5. "Jot and Tittle"
In John 7:19 Jesus declared that it was Moses who handed down the law. Concerning the language of the Torah, the Lord declared:
"For verily I say unto you, Till heaven and earth pass, one jot or one tittle shall in no wise pass from the law, till all be fulfilled." Matthew 5:18
A jot is the smallest letter in Hebrew alphabet. The tittle is the smallest character of the Hebrew alphabet used to distinguish one letter from a similar looking letter. Whatever the doctrinal significance of Jesus statement may be, the point cannot be missed that the Torah was seen as a decidedly Hebrew text. Jots and tittles are not part of the Egyptian alphabet.
6. Oldest Torah Portion - 600 BC
Jesus' claim that the Torah was written with Hebrew "Jots and Tittles" (as opposed to some Hebrew-Egyptian text) was further substantiated by a remarkable find made in 1979. The oldest portions of the Old Testament, dated to 600 BC (contemporary with Lehi's supposed journey to the Americas according to the book of Mormon) were portions of Numbers and Deuteronomy - the last two books of the law.
"In 1979 Israeli archaeologist Gabriel Barkay found two tiny silver scrolls inside a Jerusalem tomb. They were dated to around 600 B.C., shortly before the destruction of Solomon's temple and the Israelites' exile in Babylon. When scientists carefully unrolled the scrolls at the Israel Museum, they found a benediction from the book of Numbers etched into their surface. The discovery made it clear that parts of the Old Testament were being copied long before some skeptics had believed they were even written." "Are the Bible Stories True?", Time Magazine, December 18, 1995, Volume 146, No. 25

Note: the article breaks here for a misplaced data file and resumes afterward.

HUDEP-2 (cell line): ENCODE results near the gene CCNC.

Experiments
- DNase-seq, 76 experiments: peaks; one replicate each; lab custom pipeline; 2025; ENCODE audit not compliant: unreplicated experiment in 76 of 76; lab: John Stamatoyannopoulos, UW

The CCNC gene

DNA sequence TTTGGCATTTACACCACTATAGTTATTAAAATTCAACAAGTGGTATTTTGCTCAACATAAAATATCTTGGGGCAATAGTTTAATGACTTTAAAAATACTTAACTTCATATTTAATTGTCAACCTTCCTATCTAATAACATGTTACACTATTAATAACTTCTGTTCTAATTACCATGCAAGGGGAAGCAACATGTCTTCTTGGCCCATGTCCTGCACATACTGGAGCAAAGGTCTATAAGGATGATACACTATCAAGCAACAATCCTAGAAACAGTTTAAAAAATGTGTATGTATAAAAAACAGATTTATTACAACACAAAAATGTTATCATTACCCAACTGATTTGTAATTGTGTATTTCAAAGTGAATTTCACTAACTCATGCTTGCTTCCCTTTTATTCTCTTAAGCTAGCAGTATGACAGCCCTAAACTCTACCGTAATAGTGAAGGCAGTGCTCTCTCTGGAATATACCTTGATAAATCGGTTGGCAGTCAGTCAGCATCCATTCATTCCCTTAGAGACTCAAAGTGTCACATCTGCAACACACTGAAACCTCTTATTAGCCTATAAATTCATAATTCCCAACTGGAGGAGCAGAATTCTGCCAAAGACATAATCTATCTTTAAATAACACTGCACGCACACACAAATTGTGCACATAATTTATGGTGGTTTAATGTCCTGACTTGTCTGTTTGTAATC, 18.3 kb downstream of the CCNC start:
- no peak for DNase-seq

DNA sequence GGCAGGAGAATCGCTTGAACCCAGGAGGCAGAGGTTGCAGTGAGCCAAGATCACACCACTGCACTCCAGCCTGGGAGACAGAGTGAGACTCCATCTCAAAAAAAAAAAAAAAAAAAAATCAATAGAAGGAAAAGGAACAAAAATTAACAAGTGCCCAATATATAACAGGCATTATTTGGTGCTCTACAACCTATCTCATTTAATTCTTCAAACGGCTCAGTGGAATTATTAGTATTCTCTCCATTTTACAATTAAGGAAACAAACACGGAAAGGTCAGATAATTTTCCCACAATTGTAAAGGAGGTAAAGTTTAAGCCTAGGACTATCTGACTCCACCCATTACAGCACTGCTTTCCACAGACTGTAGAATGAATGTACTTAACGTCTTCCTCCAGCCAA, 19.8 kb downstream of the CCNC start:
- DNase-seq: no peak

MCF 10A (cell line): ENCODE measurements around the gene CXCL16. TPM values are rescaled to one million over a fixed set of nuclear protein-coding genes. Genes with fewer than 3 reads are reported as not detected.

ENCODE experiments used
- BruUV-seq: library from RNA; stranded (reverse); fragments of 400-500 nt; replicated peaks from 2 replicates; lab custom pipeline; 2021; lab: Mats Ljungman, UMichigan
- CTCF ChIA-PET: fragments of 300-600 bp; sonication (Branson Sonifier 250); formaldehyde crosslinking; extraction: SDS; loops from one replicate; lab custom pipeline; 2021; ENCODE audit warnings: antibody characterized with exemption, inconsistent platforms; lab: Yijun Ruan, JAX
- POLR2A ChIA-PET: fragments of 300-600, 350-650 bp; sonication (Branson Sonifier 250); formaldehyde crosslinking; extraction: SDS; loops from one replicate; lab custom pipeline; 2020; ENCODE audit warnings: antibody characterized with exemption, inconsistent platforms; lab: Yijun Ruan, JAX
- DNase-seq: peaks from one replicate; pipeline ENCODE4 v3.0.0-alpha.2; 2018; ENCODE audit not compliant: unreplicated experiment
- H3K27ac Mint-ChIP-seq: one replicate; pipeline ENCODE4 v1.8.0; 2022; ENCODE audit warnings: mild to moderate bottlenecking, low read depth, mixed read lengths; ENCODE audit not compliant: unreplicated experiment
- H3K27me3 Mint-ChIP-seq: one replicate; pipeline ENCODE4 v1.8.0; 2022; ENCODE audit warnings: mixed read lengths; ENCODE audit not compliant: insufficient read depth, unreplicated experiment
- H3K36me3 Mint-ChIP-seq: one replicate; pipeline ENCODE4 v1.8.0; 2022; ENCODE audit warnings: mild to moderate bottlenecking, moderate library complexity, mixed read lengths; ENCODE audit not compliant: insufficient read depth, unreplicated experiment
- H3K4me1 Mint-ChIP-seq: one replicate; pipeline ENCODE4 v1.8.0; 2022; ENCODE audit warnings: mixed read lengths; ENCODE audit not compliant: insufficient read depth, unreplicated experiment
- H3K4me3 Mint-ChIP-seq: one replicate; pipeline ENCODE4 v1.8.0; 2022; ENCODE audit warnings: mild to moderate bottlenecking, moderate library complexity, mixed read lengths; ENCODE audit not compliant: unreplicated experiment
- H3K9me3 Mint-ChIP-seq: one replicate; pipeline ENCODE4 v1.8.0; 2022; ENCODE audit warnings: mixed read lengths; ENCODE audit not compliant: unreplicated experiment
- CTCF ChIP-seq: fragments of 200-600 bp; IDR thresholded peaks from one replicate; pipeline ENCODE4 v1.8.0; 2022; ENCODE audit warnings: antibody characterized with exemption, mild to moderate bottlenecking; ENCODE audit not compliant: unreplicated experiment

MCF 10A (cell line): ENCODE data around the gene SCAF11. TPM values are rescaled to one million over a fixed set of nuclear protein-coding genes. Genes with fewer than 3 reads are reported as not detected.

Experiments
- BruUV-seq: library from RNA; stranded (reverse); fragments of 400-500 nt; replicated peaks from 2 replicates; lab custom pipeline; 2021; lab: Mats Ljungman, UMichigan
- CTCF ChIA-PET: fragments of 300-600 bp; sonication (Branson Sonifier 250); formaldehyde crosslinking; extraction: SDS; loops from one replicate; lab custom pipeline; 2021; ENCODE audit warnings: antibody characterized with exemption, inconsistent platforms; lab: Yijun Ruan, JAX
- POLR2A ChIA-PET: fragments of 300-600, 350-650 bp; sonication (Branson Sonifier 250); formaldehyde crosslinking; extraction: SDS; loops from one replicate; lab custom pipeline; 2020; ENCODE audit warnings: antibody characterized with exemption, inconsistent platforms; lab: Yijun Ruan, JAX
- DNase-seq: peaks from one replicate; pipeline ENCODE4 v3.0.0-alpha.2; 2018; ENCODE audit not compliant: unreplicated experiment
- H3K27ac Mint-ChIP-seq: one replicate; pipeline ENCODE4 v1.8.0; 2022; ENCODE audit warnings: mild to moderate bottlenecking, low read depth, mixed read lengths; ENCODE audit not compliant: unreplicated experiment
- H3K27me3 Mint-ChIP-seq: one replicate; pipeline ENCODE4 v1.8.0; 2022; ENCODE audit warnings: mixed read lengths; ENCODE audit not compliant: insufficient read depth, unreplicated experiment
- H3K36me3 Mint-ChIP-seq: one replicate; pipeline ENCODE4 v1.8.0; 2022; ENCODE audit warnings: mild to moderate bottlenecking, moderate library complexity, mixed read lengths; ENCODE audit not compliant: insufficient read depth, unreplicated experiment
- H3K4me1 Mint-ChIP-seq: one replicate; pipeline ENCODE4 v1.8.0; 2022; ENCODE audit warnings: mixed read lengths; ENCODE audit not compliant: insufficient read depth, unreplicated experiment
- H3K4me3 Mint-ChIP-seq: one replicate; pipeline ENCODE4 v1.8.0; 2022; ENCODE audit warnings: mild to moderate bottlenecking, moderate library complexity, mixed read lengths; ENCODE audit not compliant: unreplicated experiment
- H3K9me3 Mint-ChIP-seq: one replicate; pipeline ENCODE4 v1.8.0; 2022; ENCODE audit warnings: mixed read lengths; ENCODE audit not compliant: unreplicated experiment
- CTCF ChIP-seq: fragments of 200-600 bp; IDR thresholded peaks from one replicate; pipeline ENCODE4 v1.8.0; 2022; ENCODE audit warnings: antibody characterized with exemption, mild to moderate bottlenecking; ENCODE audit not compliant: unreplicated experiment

The point should not be missed. In 600 BC, the Israelites were recording their scriptures in Hebrew. There is not a hint that any "reformed Egyptian" was employed for this purpose.
7. At war with Egypt
Mormon apologists bent on defending the idea that a "reformed Egyptian" text did indeed exist, often point out that Egypt and Israel were not always enemies. They usually argue that since these two nations had engaged in trade relations, it is highly likely that hybrid language would come into use.
The problem for the Mormon apologist here is to demonstrate that scripture was recorded this way. Even if we grant, with much reservation, that "reformed Egyptian" ever existed (contrary to the archaeological data), it remains to be seen whether or not it was utilised in the recording of divine Scripture. It cannot be denied that Scripture represents a totally unique text than say, records concerning economic intercourse between these two nations. The Bible is ever so clear that a distinction was maintained between the sacred and the profane as far as Egypt was concerned.
In 1 Kings 9:24 and 2 Chronicles 8:11, we read how Solomon built for his Egyptian wife a house at Millo. Why was this done? The text goes on to say that this was because the ark of the covenant resided in Jerusalem, and the presence of this Egyptian, presumably, would have been dishonoring to God. If Solomon was obedient to the Law of Moses, he would have written out the entire Law himself at some point during his reign (Deuteronomy 17:14-20). Can we honestly believe that he would have written it in Egyptian characters? Unlikely indeed!